What is Bingo – Troubleinthepeace

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Parents can use Bingo games to help their children learn math, learn English, practice vocabulary, enhance reading skills, learn and accumulate background knowledge.

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What is Bingo game?

This is a hugely popular game in western countries. The rules of the game are very simple. It can help children review anything, from language to math, history… Everyone can play together, regardless of level. And most of all, you can completely create your own Bingo game.


An empty Bingo board (Image: Planning Play Time)

Rules of Bingo

Each player will receive a large card (Bingo board) with squares containing words, phrases, numbers or pictures. Each child receives a Bingo board. The contents of the cells are the same, only the order of the cells is different. The administrator reads a request, such as finding a word, solving a calculation or finding a picture that corresponds to the description. The player must find the corresponding match box and then mark it. You can use the “tick” or color the entire box. If you find 5 words forming a vertical/horizontal/diagonal line or find 4 points in the 4 corners, the player shouts “Bingo” and wins the game. win.


Winning Types of Bingo Game. (Photo: DAV Bingo)

Variations of Bingo Rules

Replace the words on the Bingo board with pictures. Do not read the name/picture included in each square, but give hints to guess which square contains the word/picture. Change the number of squares in the Bingo board . Team up with 2 people. This will be an opportunity for children to practice cooperation skills. The faster 2 people find the word will increase the attractiveness of the game. When the child finds 5 squares forming a vertical/horizontal/diagonal row, ask the child to do something with these 5 squares. For example: make a sentence, create a new story, write a short paragraph using the words found…

Bingo game application when accompanying your child

And if you want to apply Bingo game to make your child enjoy reading more, read books more deeply, use more language, see “Creating reading challenges with Bingo”.


A Bingo board with visual vocabulary, Halloween theme (Photo: Windhamcoop).

Create reading challenges with Bingo

1. Games with words from stories

Define: Read aloud the definition of a word in the book. Children will find the word on the Bingo board. Or read the word aloud and ask your child to find its definition on the board.Vocabulary with pictures: This version helps test children’s ability to hear words and choose the right picture on the Bingo board. Will work best with words that can be easily illustrated with pictures.

> Let’s start by having kids create their own Bingo board

> Use pictures of selected vocabulary groups in the story.

> Choose a word and read it to your child. Do not let your child see the word or the picture that represents the word.

> Children will use listening skills to choose the correct picture on the Bingo board.

Look at the word selection of pictures: You choose one word at a time and show the child how the word is spelled. Children read the word aloud. The child then marks/colors the picture representing the word on the Bingo board.Synonym: Instead of a discrete list of unrelated words, show your child three or four words that have similar meanings at the same time.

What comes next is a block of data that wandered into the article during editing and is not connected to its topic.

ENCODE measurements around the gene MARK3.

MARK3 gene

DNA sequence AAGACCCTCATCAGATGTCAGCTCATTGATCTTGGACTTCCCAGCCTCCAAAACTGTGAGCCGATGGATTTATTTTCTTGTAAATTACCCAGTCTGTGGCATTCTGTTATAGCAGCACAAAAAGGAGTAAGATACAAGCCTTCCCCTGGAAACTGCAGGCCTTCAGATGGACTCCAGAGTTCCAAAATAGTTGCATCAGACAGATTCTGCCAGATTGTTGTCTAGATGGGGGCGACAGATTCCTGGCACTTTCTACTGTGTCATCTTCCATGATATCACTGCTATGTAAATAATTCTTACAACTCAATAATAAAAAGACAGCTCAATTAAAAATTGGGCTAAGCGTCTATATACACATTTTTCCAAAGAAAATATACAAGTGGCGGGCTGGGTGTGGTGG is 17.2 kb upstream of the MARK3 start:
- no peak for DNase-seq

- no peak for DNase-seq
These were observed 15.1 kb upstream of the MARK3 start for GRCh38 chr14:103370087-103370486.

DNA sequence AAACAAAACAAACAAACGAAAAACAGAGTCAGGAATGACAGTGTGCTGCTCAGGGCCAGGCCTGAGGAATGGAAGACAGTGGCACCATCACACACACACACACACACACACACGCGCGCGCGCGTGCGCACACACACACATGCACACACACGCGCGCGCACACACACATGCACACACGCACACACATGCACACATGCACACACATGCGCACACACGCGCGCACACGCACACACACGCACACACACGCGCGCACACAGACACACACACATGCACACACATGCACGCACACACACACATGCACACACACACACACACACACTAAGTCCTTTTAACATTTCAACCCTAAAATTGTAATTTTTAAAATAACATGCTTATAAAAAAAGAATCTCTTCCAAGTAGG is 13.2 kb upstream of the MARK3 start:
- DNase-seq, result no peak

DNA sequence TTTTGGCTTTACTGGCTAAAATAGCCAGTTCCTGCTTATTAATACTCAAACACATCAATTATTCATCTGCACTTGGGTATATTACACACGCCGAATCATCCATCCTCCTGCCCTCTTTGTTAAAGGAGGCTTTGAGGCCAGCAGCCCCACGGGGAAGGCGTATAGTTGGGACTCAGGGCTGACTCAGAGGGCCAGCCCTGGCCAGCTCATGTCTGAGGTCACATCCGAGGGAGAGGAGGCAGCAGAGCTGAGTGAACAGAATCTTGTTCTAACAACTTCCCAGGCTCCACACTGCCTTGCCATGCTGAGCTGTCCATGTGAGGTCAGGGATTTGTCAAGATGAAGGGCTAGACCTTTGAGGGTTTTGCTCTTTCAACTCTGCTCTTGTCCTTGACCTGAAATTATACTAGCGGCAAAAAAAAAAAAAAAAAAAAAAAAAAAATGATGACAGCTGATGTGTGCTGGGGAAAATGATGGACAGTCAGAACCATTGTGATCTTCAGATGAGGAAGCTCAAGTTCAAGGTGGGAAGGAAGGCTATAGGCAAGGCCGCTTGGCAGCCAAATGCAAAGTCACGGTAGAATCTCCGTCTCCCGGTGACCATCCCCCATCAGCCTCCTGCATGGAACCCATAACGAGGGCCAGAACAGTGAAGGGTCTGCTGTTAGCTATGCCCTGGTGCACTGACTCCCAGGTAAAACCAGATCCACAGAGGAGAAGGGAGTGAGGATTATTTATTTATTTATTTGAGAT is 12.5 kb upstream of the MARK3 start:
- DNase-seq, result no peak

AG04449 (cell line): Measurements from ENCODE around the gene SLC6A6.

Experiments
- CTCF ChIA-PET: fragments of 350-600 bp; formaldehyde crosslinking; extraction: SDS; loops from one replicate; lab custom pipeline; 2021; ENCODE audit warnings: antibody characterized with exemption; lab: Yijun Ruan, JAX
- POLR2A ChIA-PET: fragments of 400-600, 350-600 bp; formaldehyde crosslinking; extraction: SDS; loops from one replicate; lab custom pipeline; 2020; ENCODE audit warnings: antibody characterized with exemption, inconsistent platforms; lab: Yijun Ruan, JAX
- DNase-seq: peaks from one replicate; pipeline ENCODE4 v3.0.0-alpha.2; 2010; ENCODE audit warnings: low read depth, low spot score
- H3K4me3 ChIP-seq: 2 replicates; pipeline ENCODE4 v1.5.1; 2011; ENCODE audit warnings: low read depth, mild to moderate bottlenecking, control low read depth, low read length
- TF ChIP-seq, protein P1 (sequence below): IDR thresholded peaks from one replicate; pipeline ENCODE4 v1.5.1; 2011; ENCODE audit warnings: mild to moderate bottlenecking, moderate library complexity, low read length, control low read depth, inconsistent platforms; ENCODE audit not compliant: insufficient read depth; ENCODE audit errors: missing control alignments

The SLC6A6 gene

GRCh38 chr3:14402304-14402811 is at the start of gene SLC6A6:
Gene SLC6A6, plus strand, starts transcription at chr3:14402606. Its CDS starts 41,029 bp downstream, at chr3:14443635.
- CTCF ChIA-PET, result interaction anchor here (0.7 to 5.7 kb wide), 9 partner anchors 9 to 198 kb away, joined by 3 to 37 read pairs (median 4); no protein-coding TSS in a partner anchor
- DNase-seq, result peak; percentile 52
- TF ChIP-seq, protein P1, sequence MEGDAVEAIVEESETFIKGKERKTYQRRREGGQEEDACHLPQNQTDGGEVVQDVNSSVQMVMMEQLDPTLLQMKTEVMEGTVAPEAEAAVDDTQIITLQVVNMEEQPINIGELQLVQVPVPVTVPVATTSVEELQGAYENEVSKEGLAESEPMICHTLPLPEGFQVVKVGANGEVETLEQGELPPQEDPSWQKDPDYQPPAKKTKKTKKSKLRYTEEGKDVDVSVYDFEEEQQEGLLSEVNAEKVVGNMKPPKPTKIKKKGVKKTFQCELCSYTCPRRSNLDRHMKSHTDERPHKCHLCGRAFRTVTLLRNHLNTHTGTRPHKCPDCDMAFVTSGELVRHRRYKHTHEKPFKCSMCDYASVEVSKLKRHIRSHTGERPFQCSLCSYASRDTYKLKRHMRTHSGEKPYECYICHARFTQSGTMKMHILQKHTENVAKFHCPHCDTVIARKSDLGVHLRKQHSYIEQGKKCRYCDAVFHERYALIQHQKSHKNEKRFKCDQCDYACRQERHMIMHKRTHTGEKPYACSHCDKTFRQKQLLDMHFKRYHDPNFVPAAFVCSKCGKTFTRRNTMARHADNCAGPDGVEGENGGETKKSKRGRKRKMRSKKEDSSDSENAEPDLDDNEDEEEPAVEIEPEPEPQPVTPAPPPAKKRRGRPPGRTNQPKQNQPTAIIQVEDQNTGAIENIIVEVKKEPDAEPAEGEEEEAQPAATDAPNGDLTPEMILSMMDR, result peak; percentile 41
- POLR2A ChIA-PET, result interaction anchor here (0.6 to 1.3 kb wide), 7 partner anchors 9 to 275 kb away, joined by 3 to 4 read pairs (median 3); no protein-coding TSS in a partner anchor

See also: What is Coa

> First, children will fill in the Bingo board with words from the book they have just read.

> You will choose a synonym for each word, read it aloud.

> Children will have to find synonyms and then mark the correct box on the board.

> Do not tick the word you have read even though it is present in a cell of the Bingo table.

Antonym: Same when playing Bingo synonyms.


Bingo game helps children practice Sight words (Photo: Sight Words Bingo)

2. Game with story content

Instead of words, you’ll use the information your child gets from the book to play with. Specifically, you give your child a Bingo board. Fill in each box with brief information about each event in the story. You can:

Read aloud a clue about the situation in the story so that your child can find it on the Bingo board. Show the child a picture of the situation. Children will find the box with information about the situation on the Bingo board. Or give the child information about the situation. And the children will find the corresponding picture on the Bingo board. Say a sentence containing the word/phrase related to the situation and ask the child to find it. Describe a situation that happened before/after and ask the child to find the situation. exact situation in the Bingo table cell.


The Bingo game board template can be applied to the characters in the story. (Photo: Pinterest)


Bingo board game with phrases from Shakespeare’s work (Image: Bingo Card Printer).

Bingo games help make reading a habit and hobby for children

It will be very effective if you use Bingo to plan a summer reading or a long holiday. Of course, it can be applied to the whole school year.

With this form of Bingo table, reading goals will be specified in each cell. For example: read a 100-page book; read 1 award-winning book; read a book to you, read a book about summer…

There are countless ideas that you can fill in the Bingo boards with your child. After taking and completing a challenge, the child will mark/color the board. Give your child a nice little reward she enjoys to boost her morale and recognize her efforts in reading.


Refer to a table of Bingo games to create a habit of reading for your child (Template: TimVandevall).

See also: What is the Department of English?


A simplified version of the Bingo board for younger children (Table Template: Pinterest).

Category: FAQ

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